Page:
Gravatar#3 On September 22, 2006 5:49 PM, Athena said...

Cheer up, Paul! Just think: you'll get to be in the office (and paid attention to again) in no time.

Also, I think you just put Beijing on notice. We're GMT-8 :)

 Gravatar#4 On September 22, 2006 9:47 PM, Paul said...

Why do you always have to ruin things for me Athena...?

Only joking, I've corrected it now - good spot. I wouldn't want to offend the Chinese, I don't value my chances much when it's 1 against 1,315,844,000!

 Gravatar#5 On October 1, 2006 1:04 AM, Jonathan Aquino said...

Ha! I'm the opposite--the seclusion, the isolation, the remoteness--I thrive in this environment. This is one definition of introversion. Perhaps you are more of an extrovert i.e. you feel energized in the presence of others.

 Gravatar#6 On October 3, 2006 2:16 PM, IanG said...

You will look back in a few years time knowing that you made the correct decision about your move.

Ning will probably be not the final destination in you career and if you make a good impression then other companies will take notice and will want to take you onboard in much the same way that Ning have.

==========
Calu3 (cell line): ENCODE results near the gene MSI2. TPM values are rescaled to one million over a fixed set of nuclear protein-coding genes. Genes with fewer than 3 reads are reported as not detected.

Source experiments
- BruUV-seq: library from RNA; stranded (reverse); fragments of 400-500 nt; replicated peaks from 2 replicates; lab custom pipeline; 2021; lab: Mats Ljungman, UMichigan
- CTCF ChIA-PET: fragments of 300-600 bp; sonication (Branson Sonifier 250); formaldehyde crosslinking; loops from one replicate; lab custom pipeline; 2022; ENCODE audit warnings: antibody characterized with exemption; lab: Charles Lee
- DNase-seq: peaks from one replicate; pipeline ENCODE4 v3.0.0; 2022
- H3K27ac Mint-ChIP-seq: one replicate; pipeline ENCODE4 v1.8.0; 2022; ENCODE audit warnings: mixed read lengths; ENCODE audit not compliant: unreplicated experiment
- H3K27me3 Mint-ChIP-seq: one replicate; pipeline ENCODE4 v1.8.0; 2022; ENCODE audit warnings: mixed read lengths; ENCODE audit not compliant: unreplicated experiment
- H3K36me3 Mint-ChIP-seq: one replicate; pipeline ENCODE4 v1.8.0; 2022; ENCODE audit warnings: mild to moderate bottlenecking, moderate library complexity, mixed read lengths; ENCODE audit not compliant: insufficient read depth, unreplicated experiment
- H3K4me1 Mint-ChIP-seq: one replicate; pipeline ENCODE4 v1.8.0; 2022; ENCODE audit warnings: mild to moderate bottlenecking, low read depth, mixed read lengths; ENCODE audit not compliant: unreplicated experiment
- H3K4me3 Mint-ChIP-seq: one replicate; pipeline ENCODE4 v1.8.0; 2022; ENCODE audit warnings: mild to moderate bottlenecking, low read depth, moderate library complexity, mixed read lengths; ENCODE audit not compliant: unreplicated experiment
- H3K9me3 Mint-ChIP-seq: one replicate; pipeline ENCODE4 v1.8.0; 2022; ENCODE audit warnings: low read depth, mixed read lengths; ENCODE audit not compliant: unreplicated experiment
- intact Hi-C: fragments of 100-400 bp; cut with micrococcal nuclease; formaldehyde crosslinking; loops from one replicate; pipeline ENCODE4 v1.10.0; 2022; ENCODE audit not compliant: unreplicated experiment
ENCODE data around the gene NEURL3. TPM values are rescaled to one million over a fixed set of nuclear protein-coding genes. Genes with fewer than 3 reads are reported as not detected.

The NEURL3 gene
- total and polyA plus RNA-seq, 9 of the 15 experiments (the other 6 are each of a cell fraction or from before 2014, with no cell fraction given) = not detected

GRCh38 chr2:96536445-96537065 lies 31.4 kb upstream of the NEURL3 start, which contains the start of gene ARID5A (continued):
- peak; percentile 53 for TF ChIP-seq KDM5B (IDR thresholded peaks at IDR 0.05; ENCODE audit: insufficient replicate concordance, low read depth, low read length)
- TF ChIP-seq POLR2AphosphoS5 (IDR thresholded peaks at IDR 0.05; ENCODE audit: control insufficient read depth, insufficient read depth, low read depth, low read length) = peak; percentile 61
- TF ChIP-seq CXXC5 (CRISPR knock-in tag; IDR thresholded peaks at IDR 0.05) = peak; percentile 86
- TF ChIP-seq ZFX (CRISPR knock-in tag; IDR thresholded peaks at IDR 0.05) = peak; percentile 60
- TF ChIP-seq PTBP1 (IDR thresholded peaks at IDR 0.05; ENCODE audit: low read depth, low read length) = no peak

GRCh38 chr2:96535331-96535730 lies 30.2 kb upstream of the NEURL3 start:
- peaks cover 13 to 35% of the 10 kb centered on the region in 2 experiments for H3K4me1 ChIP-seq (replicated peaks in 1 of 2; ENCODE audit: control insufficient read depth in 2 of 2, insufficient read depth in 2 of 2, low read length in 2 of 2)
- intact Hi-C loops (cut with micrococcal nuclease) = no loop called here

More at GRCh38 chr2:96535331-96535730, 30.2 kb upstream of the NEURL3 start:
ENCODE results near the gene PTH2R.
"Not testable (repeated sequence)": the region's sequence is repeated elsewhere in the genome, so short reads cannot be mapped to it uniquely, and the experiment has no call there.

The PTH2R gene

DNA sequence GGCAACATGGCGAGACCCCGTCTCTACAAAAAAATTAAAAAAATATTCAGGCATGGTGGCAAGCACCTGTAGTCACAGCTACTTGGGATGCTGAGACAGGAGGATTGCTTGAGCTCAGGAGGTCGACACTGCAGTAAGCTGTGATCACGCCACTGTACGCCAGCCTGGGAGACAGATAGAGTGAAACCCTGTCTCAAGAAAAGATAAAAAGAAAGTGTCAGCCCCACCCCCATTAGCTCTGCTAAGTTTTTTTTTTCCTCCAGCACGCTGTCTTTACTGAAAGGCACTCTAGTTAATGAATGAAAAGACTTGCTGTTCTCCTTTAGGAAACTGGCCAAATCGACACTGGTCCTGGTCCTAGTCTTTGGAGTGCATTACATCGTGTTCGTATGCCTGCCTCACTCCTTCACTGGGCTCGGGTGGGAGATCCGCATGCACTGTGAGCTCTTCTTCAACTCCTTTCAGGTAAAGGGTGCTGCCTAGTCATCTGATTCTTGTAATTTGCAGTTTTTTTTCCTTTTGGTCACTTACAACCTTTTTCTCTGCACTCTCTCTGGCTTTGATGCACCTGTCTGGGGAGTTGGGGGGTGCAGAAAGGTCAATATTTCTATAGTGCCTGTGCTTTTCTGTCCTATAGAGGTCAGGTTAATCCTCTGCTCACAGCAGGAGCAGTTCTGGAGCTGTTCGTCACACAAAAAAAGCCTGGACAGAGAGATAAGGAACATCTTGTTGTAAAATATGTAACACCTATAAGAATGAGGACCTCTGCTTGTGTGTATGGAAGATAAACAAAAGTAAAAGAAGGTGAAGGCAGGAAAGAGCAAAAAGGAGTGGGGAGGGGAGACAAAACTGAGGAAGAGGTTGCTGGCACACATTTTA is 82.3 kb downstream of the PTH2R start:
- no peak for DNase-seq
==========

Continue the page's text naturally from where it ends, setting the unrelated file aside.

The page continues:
Living away from your family and friends is difficult at times, I know - I’ve done it for the last eight years. While you are young and single you should take these opportunities.

I’ve got friends who moved to CA a few years ago, all of them miss their family and friends but we all keep in touch as see each other a few times each year.

They do say though that CA in general is an expensive place to live, your salary is a good one but it’s something that you should be aware of.

Just enjoy yourself, meet new people, explore the states and remember that you can come back anytime. You might meet the girl of your dreams and decide to stay!

 Gravatar#7 On October 6, 2006 1:39 AM, Missy said...

Cheer up! Your going to get used to it. You'll meet a lot of new interesting people.

 Gravatar#8 On October 17, 2006 4:42 PM, Ben said...

I agree with the general theme here - CHEER UP! and be excited not worried you have nothing to lose!

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This entry was written on 20 Sep 2006, 2:38 AM and is filled under .